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This blog highlights some legal considerations for landowners and tenant farmers to bear in mind when applying to the Government’s new Woodland Carbon Guarantee scheme (WCaG), supported by an associated woodland creation project. The long-term...

'Good Work Plan' update - 7 February 2020

Desley Sherwin
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With less than two months to go before the main provisions of the Good Work Plan come into effect, it’s time make sure you have everything ready. Firstly, a reminder of what has already been implemented: Two changes took effect on 6 April 2019: ...

FAQ: delayed or missed diagnosis of cancer

Robert Dempsey
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In honour of World Cancer Day, medical negligence specialist Rob Dempsey answers your frequently asked questions regarding missed diagnosis of cancer.  What do the guidelines say regarding missed diagnosis of cancer? To establish...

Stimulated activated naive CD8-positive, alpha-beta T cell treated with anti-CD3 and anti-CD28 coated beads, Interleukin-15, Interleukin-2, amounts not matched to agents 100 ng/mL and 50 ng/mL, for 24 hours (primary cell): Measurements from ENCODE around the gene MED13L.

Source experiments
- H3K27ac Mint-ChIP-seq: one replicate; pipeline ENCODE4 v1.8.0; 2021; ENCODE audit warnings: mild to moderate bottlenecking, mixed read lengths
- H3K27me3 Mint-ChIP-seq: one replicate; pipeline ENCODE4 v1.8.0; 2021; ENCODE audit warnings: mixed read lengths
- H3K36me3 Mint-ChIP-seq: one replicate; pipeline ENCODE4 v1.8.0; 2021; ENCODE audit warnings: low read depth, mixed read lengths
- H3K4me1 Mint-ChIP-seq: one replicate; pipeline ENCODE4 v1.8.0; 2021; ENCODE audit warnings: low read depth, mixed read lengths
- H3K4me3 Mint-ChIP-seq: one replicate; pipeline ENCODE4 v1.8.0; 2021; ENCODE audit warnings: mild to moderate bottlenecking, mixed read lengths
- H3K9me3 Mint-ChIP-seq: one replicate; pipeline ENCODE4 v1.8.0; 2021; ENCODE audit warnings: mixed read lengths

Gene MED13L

Product liability and Ikea

Beth Wallace
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Recent news reported Swedish giant Ikea had agreed to pay $46m to the parents of a child killed when the company’s Malm drawers toppled over, suffocating him in May 2017. This may shock some, given the presence of the Malm range in so many homes...

Miscarriage, childbirth and psychological injury

Robert Dempsey
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A report in the news today (15 January 2020) highlights findings that miscarriage may lead to long-term post traumatic stress.  The study of 650 women carried out by Imperial College in London found 29% of women who had had a miscarriage showed the...

FAQs: Winter weather and personal injury claims

Cristina Parla